Finding time to groove a swing change can be difficult as a top amateur. Emilia Migliaccio, at No. 5 in the World Amateur Golf Ranking, has used this pandemic-forced break in competition to finally do that. Migliaccio, a rising Wake Forest senior, has worked hard with coach Kim Lewellen (also her college coach) to tighten things up in this unexpected off-season.
“Not big changes,” she said, “but they’ve been really good changes that I’ve never been able to implement because there’s never really been so much time to implement and have time to practice a swing change.”
Migliaccio lives just 65 miles up the road from Pinehurst Resort, site of this week’s North & South Women’s Amateur. The Cary, North Carolina, native advanced all the way to the semifinals at this event last year. She fell to eventual champion Gabriela Ruffels on the 18th hole of their match.
Migliaccio will debut her slightly revised swing this week as she makes her first real tournament start since winning the Darius Rucker Intercollegiate in March.
There will be no title defense this year without Ruffels in the field. The Australian went on to win the U.S. Women’s Amateur after last year’s North & South title. Besides Migliaccio, only Christine Wang, Kelly Sim and Allisen Corpuz return from last year’s quarterfinals.
Below are a few other names to keep an eye on as the tournament gets started on July 14. After two rounds of stroke-play qualifying, the field will be whittled to a 32-woman match-play bracket. The final match will be played July 18.
Meghan Stasi, Ina Kim-Schaad, Ellen Port
These women own a collective 12 USGA titles, and all have won the U.S. Women’s Mid-Amateur. Kim-Schaad is the reigning champion, while Stasi and Port have each won four. All three have a killer instinct in match play. Port most recently made headlines when, at the age of 58, she advanced to the match-play bracket at the 2018 U.S. Women’s Amateur, losing to Dylan Kim in the first round.
Gina Kim, Nicole Adam
Nicole Adam, an 18-year-old coached by local Pinehurst legend Donna Andrews, took Ruffels all the way to the 17th hole in her first-round match against the eventual winner last year. It was a big confidence boost for Adam, whose game has been shaped greatly by growing up at Pinehurst.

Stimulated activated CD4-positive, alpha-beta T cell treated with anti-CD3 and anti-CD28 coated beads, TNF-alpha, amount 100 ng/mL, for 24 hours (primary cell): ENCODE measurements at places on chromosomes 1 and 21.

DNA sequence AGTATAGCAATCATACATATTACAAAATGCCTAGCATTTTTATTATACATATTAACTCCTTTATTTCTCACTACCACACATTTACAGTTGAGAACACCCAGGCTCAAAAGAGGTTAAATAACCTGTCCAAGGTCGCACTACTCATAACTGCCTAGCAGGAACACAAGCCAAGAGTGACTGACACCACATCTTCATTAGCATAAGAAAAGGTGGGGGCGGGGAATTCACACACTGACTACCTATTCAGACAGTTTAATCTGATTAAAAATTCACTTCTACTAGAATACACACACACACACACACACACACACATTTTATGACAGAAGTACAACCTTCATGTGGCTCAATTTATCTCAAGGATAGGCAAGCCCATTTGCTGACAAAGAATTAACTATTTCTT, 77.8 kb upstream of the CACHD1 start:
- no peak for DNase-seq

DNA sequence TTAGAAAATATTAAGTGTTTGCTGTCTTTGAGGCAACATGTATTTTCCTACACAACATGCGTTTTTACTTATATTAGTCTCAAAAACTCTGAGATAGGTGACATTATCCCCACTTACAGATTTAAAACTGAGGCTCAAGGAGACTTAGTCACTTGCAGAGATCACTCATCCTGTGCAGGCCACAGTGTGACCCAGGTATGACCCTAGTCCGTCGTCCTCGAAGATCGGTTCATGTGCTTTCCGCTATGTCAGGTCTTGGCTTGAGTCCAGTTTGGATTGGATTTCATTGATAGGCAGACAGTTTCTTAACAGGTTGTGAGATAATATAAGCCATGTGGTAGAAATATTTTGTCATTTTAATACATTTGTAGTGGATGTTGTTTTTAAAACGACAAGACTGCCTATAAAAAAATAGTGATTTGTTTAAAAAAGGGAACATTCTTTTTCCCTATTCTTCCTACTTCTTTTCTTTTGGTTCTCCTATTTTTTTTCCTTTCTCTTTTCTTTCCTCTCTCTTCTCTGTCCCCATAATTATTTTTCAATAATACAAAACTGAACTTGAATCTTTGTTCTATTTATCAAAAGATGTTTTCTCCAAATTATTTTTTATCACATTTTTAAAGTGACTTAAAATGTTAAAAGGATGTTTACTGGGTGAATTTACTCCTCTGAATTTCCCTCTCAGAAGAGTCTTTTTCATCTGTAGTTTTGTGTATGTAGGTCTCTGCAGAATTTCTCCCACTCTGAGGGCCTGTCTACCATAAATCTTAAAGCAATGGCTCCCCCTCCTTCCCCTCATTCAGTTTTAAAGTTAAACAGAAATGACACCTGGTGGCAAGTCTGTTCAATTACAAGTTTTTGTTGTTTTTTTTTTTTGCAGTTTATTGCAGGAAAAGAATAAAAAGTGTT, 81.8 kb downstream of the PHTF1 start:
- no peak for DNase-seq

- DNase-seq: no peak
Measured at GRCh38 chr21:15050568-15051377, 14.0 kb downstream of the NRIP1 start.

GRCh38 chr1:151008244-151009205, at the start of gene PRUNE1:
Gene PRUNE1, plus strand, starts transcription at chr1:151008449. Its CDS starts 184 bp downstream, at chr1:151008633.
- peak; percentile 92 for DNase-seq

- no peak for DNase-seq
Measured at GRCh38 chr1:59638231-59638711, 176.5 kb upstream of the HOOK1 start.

As for Gina Kim, the Duke junior grew up in Chapel Hill, North Carolina, just 65 miles north of Pinehurst. Kim, runner-up at this summer’s Carolinas Amateur, played a vital role in Duke’s 2019 NCAA title run as a freshman and weeks later, finished 12th at the 2019 U.S. Women’s Open.
Alexa Pano, Paris Hilinski
The two teenagers never slowed down their competition even as the opportunities dwindled in the spring. Both teed it up at the Women’s All-Pro Tour event in Arkansas, and Pano, 15, finished runner-up to winner Maria Fassi. Pano also won the Kathy Whitworth Junior Invitational in March while Hilinski, 16, scored a third-place finish at the Annika Invitational in January. Both had earned invitations to play the Augusta National Women’s Amateur in April.
Katherine Schuster, Amanda Sambach, Isabella Fierro
It takes a deft touch around the greens – and an ability to keep the ball in play – to succeed in Pinehurst. These three women have demonstrated that as past champions of the North & South Girls Junior. Amanda Sambach, a top-30 player in the world, is just five days removed from her title. Schuster, also the reining Women’s Dixie Amateur and Joanne Winter Silver Belle Amateur champion, won in 2019. Fierro burst onto the scene with her 2017 win and just completed her freshman year at Oklahoma State.
The state titleholders
Bentley Cotton, Megan Schofill, Erica Shepherd
Many amateurs have turned to their state amateurs for competitive reps, like these three women. Schofill, an Auburn sophomore, erased a 10-shot deficit to win the Florida Women’s Amateur on July 12 and Cotton, an incoming Texas freshman, is three days removed from a Texas Women’s Amateur win. Shepherd, a Duke sophomore, won the Indiana Women’s Amateur by four shots in June.